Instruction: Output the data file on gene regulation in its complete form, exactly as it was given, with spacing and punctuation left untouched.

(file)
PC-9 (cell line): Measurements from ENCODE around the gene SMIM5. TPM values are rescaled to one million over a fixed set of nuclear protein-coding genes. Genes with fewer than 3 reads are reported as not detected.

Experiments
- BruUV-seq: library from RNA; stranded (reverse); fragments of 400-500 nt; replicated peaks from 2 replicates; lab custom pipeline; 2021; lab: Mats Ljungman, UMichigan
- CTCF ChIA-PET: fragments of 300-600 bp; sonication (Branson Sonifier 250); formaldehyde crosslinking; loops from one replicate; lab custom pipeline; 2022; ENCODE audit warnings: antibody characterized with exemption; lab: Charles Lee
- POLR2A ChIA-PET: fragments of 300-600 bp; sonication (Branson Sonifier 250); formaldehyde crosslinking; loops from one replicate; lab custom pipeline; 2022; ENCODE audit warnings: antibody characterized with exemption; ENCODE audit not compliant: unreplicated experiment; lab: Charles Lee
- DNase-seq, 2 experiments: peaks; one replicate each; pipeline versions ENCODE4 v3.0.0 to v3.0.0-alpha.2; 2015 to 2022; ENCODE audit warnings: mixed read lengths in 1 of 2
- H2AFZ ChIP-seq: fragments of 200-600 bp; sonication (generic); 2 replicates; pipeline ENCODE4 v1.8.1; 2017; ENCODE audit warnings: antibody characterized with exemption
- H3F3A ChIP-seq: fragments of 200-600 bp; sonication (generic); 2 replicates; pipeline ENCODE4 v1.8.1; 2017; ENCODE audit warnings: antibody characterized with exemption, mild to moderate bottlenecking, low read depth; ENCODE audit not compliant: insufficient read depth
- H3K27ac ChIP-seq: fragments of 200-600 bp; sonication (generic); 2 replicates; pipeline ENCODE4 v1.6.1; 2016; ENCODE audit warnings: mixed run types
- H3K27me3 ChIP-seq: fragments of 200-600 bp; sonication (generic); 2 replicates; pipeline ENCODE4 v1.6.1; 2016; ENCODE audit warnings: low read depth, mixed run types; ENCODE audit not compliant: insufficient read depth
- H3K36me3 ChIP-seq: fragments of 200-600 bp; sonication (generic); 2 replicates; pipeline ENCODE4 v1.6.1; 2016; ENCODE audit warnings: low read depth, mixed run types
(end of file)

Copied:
PC-9 (cell line): Measurements from ENCODE around the gene SMIM5. TPM values are rescaled to one million over a fixed set of nuclear protein-coding genes. Genes with fewer than 3 reads are reported as not detected.

Experiments
- BruUV-seq: library from RNA; stranded (reverse); fragments of 400-500 nt; replicated peaks from 2 replicates; lab custom pipeline; 2021; lab: Mats Ljungman, UMichigan
- CTCF ChIA-PET: fragments of 300-600 bp; sonication (Branson Sonifier 250); formaldehyde crosslinking; loops from one replicate; lab custom pipeline; 2022; ENCODE audit warnings: antibody characterized with exemption; lab: Charles Lee
- POLR2A ChIA-PET: fragments of 300-600 bp; sonication (Branson Sonifier 250); formaldehyde crosslinking; loops from one replicate; lab custom pipeline; 2022; ENCODE audit warnings: antibody characterized with exemption; ENCODE audit not compliant: unreplicated experiment; lab: Charles Lee
- DNase-seq, 2 experiments: peaks; one replicate each; pipeline versions ENCODE4 v3.0.0 to v3.0.0-alpha.2; 2015 to 2022; ENCODE audit warnings: mixed read lengths in 1 of 2
- H2AFZ ChIP-seq: fragments of 200-600 bp; sonication (generic); 2 replicates; pipeline ENCODE4 v1.8.1; 2017; ENCODE audit warnings: antibody characterized with exemption
- H3F3A ChIP-seq: fragments of 200-600 bp; sonication (generic); 2 replicates; pipeline ENCODE4 v1.8.1; 2017; ENCODE audit warnings: antibody characterized with exemption, mild to moderate bottlenecking, low read depth; ENCODE audit not compliant: insufficient read depth
- H3K27ac ChIP-seq: fragments of 200-600 bp; sonication (generic); 2 replicates; pipeline ENCODE4 v1.6.1; 2016; ENCODE audit warnings: mixed run types
- H3K27me3 ChIP-seq: fragments of 200-600 bp; sonication (generic); 2 replicates; pipeline ENCODE4 v1.6.1; 2016; ENCODE audit warnings: low read depth, mixed run types; ENCODE audit not compliant: insufficient read depth
- H3K36me3 ChIP-seq: fragments of 200-600 bp; sonication (generic); 2 replicates; pipeline ENCODE4 v1.6.1; 2016; ENCODE audit warnings: low read depth, mixed run types